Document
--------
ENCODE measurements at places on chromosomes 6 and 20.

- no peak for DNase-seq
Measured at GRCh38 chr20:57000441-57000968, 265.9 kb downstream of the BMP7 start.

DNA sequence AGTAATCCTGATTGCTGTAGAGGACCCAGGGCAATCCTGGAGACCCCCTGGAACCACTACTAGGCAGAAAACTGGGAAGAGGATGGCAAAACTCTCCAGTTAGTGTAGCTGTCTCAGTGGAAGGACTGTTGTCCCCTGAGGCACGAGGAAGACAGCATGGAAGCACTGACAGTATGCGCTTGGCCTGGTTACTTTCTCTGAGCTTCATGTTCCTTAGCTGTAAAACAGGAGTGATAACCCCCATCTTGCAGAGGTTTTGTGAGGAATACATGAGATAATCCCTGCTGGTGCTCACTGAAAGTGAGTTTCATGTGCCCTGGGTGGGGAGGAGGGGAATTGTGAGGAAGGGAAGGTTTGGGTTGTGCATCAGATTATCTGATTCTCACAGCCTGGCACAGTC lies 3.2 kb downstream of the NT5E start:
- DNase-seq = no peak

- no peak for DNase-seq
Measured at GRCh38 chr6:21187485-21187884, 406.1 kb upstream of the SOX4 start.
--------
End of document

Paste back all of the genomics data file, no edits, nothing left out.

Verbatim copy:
ENCODE measurements at places on chromosomes 6 and 20.

- no peak for DNase-seq
Measured at GRCh38 chr20:57000441-57000968, 265.9 kb downstream of the BMP7 start.

DNA sequence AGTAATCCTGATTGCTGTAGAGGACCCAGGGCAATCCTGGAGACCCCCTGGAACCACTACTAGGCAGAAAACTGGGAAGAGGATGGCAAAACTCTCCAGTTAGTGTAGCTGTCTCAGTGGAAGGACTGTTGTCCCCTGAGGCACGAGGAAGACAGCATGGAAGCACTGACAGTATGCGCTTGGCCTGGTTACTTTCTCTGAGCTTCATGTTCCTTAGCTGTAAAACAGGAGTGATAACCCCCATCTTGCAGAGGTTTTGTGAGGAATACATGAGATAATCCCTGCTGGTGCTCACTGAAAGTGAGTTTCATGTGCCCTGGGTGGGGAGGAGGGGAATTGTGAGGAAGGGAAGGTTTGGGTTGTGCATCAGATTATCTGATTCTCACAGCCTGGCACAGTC lies 3.2 kb downstream of the NT5E start:
- DNase-seq = no peak

- no peak for DNase-seq
Measured at GRCh38 chr6:21187485-21187884, 406.1 kb upstream of the SOX4 start.